What’s trending in IPO land - Milford Asset

What’s trending in IPO land

Michael Higgins

Portfolio Manager

Michael joined Milford in January 2017 and is Portfolio Manager of the Milford Dynamic Funds. Previously he spent four years at Macquarie Securities as a Senior Analyst in the Emerging Leaders Research team. Prior to that, Michael was an Analyst at the Global Research House Morningstar. Over the past seven years, his coverage has been varied across a broad range of smaller technology and industrial companies. Michael also worked as a Structural Engineer at Sinclair Knight Merz in Sydney before switching into the funds management industry. He holds a Masters of Commerce and a Bachelor of Engineering (Honours), both from the University of Sydney.

Buoyant markets are typically a major catalyst that encourages a migration of private companies to the public markets. Building on the strong Initial Public Offering (IPO) window in the second half of last year, 2021 has started in a flurry as investors hunt for growth in a low interest rate environment and vendors look for attractive valuations.

Since the beginning of 2021 there have been 45 new company listings on the ASX of various sizes and quality (Figure 1) with an average return to 13th May of 16%. While the cadence of new deals may appear high over the past five months, incredibly, it’s a sharp slowdown relative to December last year when 26 IPOs were recorded. Figure 1 below illustrates all new companies which have come across our desks over the past 5 months.

While the frequency of IPOs is a dead giveaway of market confidence, carefully tracking the industries and vendors for potential insights will help us assess whether these opportunities are worthwhile. From the recent cohort of deals, some themes are noted below:

Resources companies have accounted for approximately 50% of all IPOs this calendar year

Australia is experiencing very buoyant conditions as activity picks up among our key export commodities. Prices of Iron-Ore, Copper Nickel and Gold have been robust and remain at recent peaks (Figure 2). As certain as death and taxes, is the appearance of junior miners looking to cash in on the boom.

Equity is raised to fund broad drilling campaigns in new tenements as they attempt to discover the next big mineralization. Some timeless quotes you would expect to find in the prospectus include ‘application for tenement still pending’ and ‘assets with significant potential’!

At Milford, our preference is for cash generating resource companies with proven deposits and mining execution.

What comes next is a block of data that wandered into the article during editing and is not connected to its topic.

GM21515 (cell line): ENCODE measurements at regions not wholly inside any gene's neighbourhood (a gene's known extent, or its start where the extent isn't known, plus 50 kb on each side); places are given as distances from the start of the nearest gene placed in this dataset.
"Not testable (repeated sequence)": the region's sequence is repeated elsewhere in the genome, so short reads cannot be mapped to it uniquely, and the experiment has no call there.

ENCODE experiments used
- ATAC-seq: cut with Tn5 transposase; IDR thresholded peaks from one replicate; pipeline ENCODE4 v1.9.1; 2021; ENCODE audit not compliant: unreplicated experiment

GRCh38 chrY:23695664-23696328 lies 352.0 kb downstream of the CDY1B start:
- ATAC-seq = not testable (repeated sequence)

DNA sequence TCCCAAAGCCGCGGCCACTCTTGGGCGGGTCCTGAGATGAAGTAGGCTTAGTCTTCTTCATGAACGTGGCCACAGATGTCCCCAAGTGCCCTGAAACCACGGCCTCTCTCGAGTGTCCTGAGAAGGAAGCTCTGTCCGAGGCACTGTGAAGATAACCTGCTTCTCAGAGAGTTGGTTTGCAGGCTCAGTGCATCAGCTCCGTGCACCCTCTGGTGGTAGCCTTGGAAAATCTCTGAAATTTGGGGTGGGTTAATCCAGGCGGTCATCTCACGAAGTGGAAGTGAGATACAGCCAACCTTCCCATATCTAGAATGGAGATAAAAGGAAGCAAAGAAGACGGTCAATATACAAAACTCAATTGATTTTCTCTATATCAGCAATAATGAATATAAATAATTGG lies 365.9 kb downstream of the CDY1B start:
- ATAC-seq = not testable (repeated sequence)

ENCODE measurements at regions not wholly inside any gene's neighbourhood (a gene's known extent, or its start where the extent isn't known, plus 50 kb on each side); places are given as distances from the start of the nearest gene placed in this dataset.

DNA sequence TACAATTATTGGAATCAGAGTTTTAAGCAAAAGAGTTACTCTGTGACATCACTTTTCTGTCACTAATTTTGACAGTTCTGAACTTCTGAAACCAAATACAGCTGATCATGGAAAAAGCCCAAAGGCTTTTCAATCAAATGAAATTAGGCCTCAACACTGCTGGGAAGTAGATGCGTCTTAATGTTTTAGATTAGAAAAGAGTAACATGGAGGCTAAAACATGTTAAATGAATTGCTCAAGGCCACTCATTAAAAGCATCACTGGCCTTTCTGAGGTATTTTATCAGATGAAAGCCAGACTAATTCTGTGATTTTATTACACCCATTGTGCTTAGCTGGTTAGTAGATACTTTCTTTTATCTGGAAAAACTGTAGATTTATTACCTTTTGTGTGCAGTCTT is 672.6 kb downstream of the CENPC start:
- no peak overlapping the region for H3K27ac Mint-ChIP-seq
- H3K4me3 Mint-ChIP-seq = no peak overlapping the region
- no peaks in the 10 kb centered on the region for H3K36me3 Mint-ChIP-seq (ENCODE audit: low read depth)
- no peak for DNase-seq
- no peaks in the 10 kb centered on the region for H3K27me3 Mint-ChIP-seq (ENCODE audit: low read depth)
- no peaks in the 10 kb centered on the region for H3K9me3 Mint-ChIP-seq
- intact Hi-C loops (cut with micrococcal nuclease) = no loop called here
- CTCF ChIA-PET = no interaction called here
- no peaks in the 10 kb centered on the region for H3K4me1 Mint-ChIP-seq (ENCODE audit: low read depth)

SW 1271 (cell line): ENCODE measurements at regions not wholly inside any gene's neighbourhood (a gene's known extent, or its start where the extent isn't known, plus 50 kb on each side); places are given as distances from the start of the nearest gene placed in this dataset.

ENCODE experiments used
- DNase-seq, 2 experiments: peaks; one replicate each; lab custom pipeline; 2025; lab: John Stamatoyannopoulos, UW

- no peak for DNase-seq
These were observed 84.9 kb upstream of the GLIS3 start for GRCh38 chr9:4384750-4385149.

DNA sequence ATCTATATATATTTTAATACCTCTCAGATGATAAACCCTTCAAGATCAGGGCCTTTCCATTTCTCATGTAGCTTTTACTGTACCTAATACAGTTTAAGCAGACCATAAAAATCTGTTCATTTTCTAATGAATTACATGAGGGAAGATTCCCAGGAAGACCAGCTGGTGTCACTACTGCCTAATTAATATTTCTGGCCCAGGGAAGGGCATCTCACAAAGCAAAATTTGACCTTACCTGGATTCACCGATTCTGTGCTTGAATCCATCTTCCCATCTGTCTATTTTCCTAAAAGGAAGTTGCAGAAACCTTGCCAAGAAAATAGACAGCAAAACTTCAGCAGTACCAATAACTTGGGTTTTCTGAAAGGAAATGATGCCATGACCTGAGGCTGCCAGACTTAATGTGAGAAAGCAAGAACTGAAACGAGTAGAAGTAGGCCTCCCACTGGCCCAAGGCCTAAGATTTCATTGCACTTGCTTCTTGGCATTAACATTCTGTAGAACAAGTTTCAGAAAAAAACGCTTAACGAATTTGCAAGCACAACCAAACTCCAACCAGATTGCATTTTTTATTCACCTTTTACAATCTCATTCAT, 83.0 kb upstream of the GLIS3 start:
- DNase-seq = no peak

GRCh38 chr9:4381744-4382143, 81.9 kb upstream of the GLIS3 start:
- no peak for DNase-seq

Figure 2 Source: Bloomberg

Private equity vendors are now required to retain larger ownership with long dated escrow arrangements

Long gone are the days when Private Equity firms could achieve a full exit upon IPO. Market participants now require Private Equity funds to retain a significant level of ownership in the listed vehicle, at least until market prospectus numbers have been achieved.

The change in structure is a positive development given it holds vendors more accountable with significant skin in the game. A classic example in the recent cohort is consumer finance company Latitude Financial (LFS.ASX). After two failed IPO attempts in the last three years, Latitude restructured the recent IPO with four main investors retaining approximately 80% share ownership on listing, with restrictions on sale until June 2022.

Given the prevalence of private equity deals, we always get excited when founder-led businesses come to market. One that has caught our eye is Dangerous Goods Logistics (DGL) which is a speciality chemicals and dangerous goods business offering solutions from manufacturing to recycling. DGL has operations in New Zealand and Australia and operates in highly regulated industries where there are stringent regulatory and compliance measures in place. The IPO will see the sole shareholder and founder Simon Henry diluted to 57% ownership, with a 2 year escrow and no initial selldown.

The steady stream of non-bank lenders has continued from 2020

A trend that has emerged in the past 12 months has been multiple IPOs of non-bank financial service lenders. Some examples include near-prime mortgage lenders like Liberty Financial (LFG.ASX) and Pepper Money (PPM.ASX). These lenders rely on a range of sources to fund the origination of financial assets, but most commonly utilise wholesale major bank warehouse facilities.

These facilities are priced off a benchmark interest rate like the Bank Bill Swap Rate (BBSW). In the current environment, BBSW is priced below the cash rate which has significantly boosted earnings margins of most players. While the favourable conditions may well continue, it’s worth keeping in mind that earnings may currently be elevated which has motivated the sale.

Conclusion

At Milford, we typically approach IPOs cautiously. The high level of information asymmetry between current owners and potential investors and the motivation to paint a positive story is always something to keep in mind. While these dynamics are not always red flags to a potential investment, being aware of them means we can make better informed decisions when researching new companies looking to list.

Disclaimer: This blog has been prepared by Milford Australia Pty Ltd ABN 65 169 262 971 (AFSL 461253). You should not rely on any information in the blog in making any investment decision.

Disclaimer: Milford is an active manger with views and portfolio positions subject to change. This blog is intended to provide general information only. It does not take into account your investment needs or personal circumstances. It is not intended to be viewed as investment or financial advice. Should you require financial advice you should always speak to a Financial Adviser. Past performance is not a guarantee of future performance